The thematic intention of this fascinating plastic ensemble has been clearly expressed by Kuetani himself: “A drop of sunlight and man’s hand bring forth from the magma forms that had slumbered for centuries in the mass of marble and now come to light to participate in life together with the people who enter into physical contact with this sculpture by walking through it and sitting or climbing on it.”(8) The predominantly organic structure of the two major elements and the relationship with the tactile and light-refractive qualities of their bushhammered surfaces endow the ensemble as a whole with both telluric and sensatory evocativeness and characterize it most effectively as an alluring invention of plastic synthesis. They induce a psychological condition of utilization in terms of reference to remote vital principles of nature, reflected as though in boundless time, at the very moment when the structure also offers itself up to natural confrontation through sunlight and the white glare of the marble.
With its two juxtaposed elements (one 12 meters in height, the other 7.5) of pitch-black African granite soaring from a lawn next to the Fukuyama Museum of Contemporary Art and surrounded by other smaller elements lying on the grass, the plastic impact of Respect is almost violent by comparison. Kuetani gives the following description: “Two powerful structures face one another in hieratic poses expressing a clearly eastern form of respect in which importance attaches even to the distance between them. It can neither be less, as this would create disturbance, nor more, as the relationship would no longer exist. Exchange between the two elements (a characteristic feature of my sculptures) takes place through the mirror-polished surfaces, which make it possible for each to appropriate the other as well as the world surrounding them.”(9) The almost threatening reference to the tectonic power of nature is evident in the two huge pointed splinters of black African granite standing in sharp chromatic contrast to the white marble of the museum building almost like two minatory fragments of nature surrounded by other smaller pieces lying on the ground. The surfaces of the two monumental erect elements also offer a contrasting interplay of absolute mirror-polished areas reflecting the sky, the nearby vegetation and the town itself, and others that are instead left in their rough-hewn, rocky natural state. This power in terms of plasticity and primal materiality evidently corresponds, however, to a subtle calibration of relations that performs a wholly psychological role in creating a condition of dialogical equilibrium as though between two vital principles of nature, understood in its universal totality, in time.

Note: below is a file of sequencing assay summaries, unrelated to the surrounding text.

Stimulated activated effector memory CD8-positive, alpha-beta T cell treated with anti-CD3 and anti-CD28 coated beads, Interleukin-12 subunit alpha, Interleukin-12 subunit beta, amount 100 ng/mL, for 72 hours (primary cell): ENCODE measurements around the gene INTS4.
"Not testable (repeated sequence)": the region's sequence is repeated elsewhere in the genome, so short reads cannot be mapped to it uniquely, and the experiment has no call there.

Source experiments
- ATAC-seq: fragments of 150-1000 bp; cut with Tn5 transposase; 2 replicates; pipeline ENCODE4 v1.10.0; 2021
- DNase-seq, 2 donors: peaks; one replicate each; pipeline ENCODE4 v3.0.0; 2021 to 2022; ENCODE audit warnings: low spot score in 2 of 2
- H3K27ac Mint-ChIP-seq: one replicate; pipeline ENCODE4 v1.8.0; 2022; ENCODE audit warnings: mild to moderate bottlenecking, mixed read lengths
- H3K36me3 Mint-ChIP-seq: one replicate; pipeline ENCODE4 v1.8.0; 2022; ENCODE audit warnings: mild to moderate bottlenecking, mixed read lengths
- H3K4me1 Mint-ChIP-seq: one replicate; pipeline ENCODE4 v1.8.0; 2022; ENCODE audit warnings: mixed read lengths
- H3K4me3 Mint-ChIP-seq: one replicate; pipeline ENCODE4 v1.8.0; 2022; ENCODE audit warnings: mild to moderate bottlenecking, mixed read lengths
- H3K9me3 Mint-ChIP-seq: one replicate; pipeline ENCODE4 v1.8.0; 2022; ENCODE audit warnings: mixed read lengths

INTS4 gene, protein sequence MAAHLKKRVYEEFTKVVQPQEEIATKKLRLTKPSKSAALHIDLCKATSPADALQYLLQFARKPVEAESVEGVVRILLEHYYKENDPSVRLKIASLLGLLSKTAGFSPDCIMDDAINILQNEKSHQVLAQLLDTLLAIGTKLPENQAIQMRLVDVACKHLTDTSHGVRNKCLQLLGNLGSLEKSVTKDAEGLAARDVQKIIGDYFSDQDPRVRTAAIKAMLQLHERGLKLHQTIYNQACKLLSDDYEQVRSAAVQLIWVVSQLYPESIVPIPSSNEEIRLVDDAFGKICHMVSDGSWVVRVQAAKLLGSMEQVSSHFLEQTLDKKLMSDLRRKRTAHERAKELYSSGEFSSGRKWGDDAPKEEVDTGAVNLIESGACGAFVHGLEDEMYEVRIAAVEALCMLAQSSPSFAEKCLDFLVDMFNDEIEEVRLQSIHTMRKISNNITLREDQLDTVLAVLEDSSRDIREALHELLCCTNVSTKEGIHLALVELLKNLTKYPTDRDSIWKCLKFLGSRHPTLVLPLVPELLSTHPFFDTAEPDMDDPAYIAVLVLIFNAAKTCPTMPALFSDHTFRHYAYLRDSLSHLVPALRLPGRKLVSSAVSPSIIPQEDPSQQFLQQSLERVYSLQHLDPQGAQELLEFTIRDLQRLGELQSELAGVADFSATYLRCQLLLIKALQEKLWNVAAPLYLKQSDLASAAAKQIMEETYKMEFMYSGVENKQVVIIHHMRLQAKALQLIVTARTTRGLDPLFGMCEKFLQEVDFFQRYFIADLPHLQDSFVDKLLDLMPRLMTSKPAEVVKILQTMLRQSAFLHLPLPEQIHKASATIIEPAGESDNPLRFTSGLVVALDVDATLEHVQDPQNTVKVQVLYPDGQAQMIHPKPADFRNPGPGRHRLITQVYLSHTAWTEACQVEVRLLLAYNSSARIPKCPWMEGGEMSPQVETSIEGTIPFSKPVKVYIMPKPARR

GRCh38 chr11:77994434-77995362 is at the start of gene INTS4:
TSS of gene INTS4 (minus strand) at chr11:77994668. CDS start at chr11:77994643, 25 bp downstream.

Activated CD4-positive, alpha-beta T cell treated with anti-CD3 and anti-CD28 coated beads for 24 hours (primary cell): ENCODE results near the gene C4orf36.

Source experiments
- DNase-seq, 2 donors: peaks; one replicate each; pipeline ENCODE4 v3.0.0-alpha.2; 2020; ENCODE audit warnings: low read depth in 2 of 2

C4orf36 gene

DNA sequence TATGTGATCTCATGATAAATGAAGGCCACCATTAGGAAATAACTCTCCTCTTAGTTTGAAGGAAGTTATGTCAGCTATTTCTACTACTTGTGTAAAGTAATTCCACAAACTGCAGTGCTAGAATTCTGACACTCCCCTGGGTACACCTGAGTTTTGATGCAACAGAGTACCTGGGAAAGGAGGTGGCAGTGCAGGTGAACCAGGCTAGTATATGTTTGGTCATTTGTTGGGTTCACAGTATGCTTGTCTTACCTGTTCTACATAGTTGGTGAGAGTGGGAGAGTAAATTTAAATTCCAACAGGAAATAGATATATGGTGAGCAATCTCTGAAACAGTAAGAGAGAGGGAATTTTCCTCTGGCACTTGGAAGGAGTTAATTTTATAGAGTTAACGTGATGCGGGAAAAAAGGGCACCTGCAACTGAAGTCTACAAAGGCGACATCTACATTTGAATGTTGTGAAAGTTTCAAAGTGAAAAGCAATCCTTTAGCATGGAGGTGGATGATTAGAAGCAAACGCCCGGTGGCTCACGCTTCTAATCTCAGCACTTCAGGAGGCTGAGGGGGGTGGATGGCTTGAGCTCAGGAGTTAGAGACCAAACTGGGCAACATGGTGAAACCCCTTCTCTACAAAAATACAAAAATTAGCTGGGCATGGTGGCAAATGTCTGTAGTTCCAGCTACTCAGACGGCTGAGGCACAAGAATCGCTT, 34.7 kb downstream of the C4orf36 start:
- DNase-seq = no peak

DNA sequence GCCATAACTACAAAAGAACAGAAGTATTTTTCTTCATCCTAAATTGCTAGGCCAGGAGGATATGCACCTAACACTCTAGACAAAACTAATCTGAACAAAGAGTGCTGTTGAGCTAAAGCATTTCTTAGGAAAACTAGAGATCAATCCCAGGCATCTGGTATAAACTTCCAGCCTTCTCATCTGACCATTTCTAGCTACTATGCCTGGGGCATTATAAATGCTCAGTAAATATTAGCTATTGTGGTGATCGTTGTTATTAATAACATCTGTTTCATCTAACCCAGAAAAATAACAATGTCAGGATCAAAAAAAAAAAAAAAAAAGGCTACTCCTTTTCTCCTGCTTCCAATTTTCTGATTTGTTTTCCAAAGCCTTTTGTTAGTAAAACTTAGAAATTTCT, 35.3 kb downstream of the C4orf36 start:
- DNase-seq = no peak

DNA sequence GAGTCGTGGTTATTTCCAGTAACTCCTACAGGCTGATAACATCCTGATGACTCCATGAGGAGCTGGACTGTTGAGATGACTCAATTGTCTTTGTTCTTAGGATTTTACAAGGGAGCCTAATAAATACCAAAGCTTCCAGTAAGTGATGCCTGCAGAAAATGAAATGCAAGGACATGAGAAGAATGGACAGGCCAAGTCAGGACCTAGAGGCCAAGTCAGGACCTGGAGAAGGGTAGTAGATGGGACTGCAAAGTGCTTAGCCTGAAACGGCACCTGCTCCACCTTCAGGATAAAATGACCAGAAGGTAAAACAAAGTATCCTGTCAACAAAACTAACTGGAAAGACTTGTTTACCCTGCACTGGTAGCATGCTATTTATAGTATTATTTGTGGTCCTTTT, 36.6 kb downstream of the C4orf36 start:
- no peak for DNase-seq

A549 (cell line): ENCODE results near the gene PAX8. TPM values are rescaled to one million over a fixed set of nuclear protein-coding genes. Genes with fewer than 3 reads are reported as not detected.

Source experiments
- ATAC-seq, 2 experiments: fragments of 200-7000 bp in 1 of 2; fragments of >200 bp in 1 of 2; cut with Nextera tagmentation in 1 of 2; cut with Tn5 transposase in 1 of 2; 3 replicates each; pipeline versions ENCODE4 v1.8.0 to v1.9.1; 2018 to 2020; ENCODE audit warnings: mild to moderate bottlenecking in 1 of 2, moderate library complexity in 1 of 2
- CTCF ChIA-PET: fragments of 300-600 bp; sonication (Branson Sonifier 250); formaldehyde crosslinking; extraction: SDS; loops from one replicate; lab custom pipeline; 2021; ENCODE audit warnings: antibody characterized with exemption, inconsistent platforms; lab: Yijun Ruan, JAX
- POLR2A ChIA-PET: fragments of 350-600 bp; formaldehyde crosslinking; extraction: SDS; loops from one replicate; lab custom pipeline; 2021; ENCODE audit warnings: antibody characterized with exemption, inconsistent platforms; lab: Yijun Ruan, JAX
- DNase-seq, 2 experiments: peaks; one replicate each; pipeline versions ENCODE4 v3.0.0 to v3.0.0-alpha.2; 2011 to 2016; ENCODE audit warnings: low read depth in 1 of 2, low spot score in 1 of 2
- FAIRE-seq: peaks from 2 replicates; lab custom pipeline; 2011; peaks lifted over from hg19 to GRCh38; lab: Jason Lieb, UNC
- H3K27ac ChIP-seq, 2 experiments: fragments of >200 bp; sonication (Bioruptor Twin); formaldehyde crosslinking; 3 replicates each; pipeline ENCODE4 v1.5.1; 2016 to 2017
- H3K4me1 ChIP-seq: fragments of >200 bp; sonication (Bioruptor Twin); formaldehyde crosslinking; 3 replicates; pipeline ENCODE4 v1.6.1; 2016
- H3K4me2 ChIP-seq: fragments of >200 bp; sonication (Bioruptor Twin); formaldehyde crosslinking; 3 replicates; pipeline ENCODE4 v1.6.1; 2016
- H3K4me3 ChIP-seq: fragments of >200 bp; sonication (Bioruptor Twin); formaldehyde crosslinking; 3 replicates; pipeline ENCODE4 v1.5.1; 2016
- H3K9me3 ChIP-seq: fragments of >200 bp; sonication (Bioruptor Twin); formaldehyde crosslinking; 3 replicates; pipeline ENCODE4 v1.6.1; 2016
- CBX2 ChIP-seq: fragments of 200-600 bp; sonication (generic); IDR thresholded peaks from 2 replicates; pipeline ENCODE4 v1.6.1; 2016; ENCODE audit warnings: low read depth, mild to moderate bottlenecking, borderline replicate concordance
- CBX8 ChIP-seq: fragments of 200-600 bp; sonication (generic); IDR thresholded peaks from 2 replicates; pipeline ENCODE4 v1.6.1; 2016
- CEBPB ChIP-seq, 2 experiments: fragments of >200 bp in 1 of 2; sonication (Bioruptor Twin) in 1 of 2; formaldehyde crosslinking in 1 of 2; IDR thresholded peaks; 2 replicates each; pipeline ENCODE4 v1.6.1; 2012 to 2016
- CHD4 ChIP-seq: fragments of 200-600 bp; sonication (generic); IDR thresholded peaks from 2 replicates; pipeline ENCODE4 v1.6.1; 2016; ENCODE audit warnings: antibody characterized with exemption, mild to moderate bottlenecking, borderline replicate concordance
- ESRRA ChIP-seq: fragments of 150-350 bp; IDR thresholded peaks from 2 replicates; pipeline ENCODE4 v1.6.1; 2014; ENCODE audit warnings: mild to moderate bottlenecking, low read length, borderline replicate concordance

Installed next to the Shin-Onomichi railway station in 1989, Spring also rises from a marble platform where scattered fragments suggest a sort of telluric upheaval in similar fashion to the work erected at Fukuyama three years earlier. In this case, however, the structure of white Carrara marble is unified in an overall pyramid-like profile by the organic junction of two structural elements. Remote iconic origins also appear in the theme of the 1987 work Family (exhibited at Ferrara the following year), but the elements, though joined, are still rather distinct. Here instead they are bound together, and it is precisely from their union that the organic spring gushes forth. On the outside, in accordance with a largely structural profiling, the broad outstretched surfaces are bushhammered, whereas the organic tangle on the inside is smooth and shows the veins of the marble.
As stated by Kuetani, the thematic intention is again very explicit: “Converging waves which, without breaking, combine their thrust to create a single upward movement. This work rises from the ground (or rather from the sea of Onomichi) to symbolize the power of cooperation between men, and has particular significance for the town that hosts it, which succeeded after many years of effort in creating an important structure (the railway station for the skinkansen high-speed train). This achievement is underscored by the presence of the sculpture, which was inaugurated by the town with unprecedented celebrations.”(10) As is always the case with Kuetani’s sculpture, and more explicitly still in his environmental work, the plastic invention and the formal and material significance of the sculpture correspond to a precise intention in terms of symbolic communication, which is therefore not applied a posteriori but proves wholly intrinsic to the plastic invention itself and indeed motivates it.